Planning the Garden – Winter/Spring Edition 2016 – Zone 8

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winter-spring-gardening-zone8-2016

Oh I can't stand it any longer! I'm ready to get going on the garden!

It's March 2016 and I'm slowly starting my garden.

We live in the Pacific Northwest in zone 8. Zone 8 can vary widely so I'll tell you a little bit about  the weather I experience.

It rains a lot in the Spring and Fall here. Winters are fairly mild and if we get snow we're happy for the day (the one day) of play it provides. We had one day of snow this past winter. Spring weather lasts well into May and can send up some strong winds and hail. I usually try to harden my tomatoes off in late May but I have to be careful and be ready to cover them if adverse weather arrives. Our summers get hot about late July and definitely in August. For me hot is 90's. Fall pretty much lands about the last week of October. That means I can keep growing things until about then. And that's my weather.

Right now it's not quite Spring and these are my gardening chores so far…

  • I've looked through catalogs and decided for sure I'm growing…
    • onions
    • zucchini
    • tomatoes (I mean who doesn't?)
    • radishes
    • peas
    • beans
    • peppers
    • cantelope (wish me luck)
  • I've ordered my onions starts from Dixondale Farms and they should arrive mid month. We are long day variety up here.
  • I've pulled out my seeds and seed starting pots. I'll be starting the tomatoes and peppers and cantelope from seed. Is this smart? Not sure.
  • I've talked my husband into a garden shed. Pray with me that nothing thwarts this plan. He's been avoiding it but our back porch and garage tell the tale.
  • We've looked longingly out the back window waiting for the yard to dry so that we can get out there and clean things up.
  • We have plans to raise the beds but I think that may have to wait for another year.

Now all this is just the veggie arena. I'm also going to start some flowers from seed (since I have them). Not sure what I'll be growing for those yet. And then our berries and lemon trees will get their usual care and hopefully produce well.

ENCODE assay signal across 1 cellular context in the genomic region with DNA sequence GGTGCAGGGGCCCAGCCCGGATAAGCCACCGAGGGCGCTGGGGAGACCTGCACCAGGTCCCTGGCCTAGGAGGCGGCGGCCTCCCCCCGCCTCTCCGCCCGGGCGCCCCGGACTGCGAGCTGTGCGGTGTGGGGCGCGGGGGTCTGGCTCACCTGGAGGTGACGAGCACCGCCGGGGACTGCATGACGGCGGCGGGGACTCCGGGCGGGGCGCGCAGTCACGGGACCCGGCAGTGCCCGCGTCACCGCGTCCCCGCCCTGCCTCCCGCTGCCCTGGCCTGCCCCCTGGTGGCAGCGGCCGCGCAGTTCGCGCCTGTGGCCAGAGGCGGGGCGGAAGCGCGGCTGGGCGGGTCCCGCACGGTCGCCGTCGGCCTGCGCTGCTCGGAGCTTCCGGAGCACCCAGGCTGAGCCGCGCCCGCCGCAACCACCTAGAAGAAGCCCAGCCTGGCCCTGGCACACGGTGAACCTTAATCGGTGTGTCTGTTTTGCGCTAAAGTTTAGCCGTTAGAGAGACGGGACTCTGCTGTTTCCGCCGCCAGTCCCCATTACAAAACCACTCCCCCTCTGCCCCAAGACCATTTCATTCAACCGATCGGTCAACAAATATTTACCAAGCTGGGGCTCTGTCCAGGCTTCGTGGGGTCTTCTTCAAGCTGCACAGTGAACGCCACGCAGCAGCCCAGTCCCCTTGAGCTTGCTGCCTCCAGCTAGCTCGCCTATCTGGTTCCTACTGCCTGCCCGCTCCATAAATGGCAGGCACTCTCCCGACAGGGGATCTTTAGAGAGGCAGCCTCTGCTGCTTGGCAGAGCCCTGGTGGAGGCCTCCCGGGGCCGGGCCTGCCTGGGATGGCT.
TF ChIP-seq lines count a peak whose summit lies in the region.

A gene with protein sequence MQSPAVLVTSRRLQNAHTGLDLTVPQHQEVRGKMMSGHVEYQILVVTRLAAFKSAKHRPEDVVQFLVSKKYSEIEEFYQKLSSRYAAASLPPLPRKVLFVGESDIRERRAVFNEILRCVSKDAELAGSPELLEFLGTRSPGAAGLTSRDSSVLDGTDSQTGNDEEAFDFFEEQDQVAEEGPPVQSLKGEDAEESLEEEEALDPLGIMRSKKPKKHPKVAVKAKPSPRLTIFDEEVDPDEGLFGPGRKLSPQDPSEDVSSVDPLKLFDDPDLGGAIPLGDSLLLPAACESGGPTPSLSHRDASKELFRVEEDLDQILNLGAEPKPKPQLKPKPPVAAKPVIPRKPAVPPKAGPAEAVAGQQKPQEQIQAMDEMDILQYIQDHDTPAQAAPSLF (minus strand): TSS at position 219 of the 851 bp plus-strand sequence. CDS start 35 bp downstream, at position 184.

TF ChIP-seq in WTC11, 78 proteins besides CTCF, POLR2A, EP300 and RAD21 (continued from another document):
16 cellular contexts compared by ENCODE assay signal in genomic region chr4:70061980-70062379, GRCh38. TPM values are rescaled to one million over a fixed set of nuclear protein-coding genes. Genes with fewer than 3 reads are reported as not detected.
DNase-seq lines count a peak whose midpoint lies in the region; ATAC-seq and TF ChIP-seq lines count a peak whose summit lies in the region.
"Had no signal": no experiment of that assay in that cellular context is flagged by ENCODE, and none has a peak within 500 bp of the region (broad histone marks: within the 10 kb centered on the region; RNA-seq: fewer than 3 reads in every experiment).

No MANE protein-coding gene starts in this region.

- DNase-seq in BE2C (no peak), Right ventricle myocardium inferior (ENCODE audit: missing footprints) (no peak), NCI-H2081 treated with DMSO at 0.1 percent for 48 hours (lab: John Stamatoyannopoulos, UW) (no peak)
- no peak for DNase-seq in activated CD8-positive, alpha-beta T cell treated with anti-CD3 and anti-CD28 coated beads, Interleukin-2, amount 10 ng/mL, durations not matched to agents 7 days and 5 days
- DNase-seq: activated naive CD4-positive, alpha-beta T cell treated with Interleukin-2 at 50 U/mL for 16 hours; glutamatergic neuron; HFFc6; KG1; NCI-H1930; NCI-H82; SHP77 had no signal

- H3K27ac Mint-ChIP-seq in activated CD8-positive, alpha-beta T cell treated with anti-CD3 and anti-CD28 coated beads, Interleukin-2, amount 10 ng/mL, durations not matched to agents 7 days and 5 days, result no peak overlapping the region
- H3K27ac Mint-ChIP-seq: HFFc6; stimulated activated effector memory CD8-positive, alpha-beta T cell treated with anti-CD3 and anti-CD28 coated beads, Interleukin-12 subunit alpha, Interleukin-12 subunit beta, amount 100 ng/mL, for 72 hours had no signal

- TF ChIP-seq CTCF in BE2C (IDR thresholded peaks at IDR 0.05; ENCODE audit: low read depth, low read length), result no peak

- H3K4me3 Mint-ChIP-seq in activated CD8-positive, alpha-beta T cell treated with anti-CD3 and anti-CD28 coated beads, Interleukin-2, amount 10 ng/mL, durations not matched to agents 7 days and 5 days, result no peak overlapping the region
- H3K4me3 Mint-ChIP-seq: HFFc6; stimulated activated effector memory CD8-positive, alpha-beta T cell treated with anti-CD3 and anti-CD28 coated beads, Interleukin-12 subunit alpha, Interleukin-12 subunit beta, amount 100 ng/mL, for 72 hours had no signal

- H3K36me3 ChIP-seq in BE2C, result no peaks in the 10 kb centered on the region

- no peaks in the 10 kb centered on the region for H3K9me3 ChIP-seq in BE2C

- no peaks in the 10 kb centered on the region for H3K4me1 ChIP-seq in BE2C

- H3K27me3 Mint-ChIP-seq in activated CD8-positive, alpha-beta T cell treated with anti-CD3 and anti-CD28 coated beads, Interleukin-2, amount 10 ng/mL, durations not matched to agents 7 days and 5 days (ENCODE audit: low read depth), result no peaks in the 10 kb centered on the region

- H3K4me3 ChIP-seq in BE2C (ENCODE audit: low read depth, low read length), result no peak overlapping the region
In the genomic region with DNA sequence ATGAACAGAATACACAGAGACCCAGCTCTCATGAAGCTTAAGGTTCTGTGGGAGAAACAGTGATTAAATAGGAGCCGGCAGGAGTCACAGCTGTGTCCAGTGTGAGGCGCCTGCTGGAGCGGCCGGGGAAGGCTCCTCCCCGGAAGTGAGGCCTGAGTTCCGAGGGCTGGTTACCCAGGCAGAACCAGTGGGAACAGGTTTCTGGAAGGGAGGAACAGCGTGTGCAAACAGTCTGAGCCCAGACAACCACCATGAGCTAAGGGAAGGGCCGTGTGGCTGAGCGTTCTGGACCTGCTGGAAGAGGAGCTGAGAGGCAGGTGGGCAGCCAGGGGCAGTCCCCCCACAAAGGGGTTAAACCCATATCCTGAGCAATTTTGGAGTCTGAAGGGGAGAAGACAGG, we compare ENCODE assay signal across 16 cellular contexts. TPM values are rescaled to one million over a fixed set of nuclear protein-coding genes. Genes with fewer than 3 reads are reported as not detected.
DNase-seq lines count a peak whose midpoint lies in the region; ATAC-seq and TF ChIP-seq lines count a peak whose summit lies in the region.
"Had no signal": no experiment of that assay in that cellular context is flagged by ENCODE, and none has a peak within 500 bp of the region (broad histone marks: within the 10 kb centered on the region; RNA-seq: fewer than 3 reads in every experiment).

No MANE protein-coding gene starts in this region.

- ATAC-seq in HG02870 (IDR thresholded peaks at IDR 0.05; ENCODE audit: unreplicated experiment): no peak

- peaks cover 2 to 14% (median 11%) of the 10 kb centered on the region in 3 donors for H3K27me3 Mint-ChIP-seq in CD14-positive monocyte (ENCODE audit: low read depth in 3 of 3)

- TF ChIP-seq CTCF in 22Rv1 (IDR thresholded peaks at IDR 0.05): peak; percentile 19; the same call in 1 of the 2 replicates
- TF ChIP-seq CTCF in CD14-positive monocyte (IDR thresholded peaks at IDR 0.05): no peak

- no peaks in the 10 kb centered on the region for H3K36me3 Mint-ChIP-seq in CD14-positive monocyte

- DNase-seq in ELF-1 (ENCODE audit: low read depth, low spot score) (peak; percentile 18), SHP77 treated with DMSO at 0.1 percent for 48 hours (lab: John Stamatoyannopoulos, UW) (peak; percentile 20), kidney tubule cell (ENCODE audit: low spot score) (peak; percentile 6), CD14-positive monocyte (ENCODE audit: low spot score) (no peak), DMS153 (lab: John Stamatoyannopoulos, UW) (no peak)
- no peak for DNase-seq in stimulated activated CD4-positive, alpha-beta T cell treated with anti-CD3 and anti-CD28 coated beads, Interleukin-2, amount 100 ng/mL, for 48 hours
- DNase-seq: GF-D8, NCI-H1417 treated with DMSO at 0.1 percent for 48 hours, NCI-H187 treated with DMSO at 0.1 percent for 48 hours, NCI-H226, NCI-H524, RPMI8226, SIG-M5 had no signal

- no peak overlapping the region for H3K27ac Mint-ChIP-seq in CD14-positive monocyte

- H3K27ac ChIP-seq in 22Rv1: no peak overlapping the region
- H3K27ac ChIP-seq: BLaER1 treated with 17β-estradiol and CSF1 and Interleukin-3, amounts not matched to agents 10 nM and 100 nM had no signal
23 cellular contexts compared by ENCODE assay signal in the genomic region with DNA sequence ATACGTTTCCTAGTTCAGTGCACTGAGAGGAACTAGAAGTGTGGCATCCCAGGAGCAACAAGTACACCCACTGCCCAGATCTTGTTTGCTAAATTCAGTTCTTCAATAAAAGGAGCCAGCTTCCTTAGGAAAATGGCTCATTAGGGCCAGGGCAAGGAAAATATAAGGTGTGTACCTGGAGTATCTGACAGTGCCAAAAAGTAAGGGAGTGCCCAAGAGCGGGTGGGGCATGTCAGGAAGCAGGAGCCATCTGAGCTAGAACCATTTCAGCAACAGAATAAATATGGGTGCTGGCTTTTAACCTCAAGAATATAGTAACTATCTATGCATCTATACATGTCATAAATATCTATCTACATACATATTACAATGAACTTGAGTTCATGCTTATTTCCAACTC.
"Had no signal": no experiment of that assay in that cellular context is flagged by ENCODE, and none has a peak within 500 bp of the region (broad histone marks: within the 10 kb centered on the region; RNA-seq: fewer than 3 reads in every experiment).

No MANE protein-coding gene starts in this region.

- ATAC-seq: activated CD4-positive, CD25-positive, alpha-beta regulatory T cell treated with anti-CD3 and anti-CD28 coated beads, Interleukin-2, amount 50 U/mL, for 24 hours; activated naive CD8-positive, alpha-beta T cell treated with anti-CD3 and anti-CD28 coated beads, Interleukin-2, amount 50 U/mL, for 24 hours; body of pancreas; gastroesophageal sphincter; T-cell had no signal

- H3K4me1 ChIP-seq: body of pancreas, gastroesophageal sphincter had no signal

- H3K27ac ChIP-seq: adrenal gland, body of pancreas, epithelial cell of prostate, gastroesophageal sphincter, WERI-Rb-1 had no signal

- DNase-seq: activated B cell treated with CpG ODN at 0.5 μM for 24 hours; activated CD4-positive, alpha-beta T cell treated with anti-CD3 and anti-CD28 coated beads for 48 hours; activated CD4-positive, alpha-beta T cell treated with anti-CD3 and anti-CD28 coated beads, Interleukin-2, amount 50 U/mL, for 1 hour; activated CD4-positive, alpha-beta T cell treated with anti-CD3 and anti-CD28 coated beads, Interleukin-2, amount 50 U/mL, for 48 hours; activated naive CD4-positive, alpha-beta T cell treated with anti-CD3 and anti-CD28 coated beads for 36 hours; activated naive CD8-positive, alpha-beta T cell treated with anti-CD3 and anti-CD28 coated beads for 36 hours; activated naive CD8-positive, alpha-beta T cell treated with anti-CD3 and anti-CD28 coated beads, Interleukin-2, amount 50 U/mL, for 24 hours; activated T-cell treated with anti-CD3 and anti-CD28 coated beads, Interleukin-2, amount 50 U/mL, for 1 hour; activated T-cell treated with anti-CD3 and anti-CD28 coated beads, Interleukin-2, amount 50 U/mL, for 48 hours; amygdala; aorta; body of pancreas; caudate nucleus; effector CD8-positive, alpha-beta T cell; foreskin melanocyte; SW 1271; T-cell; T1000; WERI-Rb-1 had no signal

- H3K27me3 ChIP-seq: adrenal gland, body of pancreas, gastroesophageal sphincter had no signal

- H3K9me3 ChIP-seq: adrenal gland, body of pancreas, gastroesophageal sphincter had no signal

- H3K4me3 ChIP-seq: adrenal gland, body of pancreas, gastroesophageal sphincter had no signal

Also I've signed up for this year's Home Grown Food Summit. This is a free online summit with a large variety of seminars to help you get the most out of your backyard. Not every presentation is for everyone. I don't have chickens nor am I interested in bee keeping but if you like to “make your own” you'll find something in here for you.

It's started today and is free during the time it is going on. During the summit you can learn these great homesteading, gardening, things…

 

  • How organic gardeners produce 2X to 10X greater yields.
  • How to spend $0 feeding your chickens.
  • Guide to MAKING $80 worth of compost per week.
  • Legally keeping chickens and goats in the city.
  • Natural beekeeping… how to do it WITHOUT chemicals!
  • Raising your own superior eggs, milk, and meat… in your backyard.
  • How to get FREE access to local seed varieties.
  • The BEST species of worms for backyard composting.
  • Instant solutions for growing food-without land.
  • 24 herbals you can use to treat colds, flus, allergies, infections, and more.
  • Protect yourself as a small-scale farmer from the 5 MOST COMMON law suits.
  • Understand the Cottage Food Laws (CFLs) that regulate food production on your property.
  • Our role in breaking the monopoly of big chemical and seed companies.
  • Lessons we can learn from World War I & II trends in food production.
  • Raising goats for milk and meat… an introductory guide.
  • How science supports backyard gardening as a cure for most major diseases.
  • Creating a garden biosphere.
  • Addressing wildlife and insect issues to rebalance your garden.
  • Recipes for herbal drinks you can make every day for better health.
  • Learn easy, brilliant, FREE secrets for composting in place.
  • Save $100s making your own fish emulsion fertilizer.

 

2016 Home Grown Food Summit

 

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3 Comments

  1. Your plan is great ! I’m now finishing all that planning and I’m almost done with the seed starters too. Haven’t thought of growing cantelopes till now (wish you luck! ) and it’s a good idea. I may try there’s still time to add it to my plan and I have a spare planting area. Definitely recommending your post to some friends. Thank you for the Home Grown Food Summit information!

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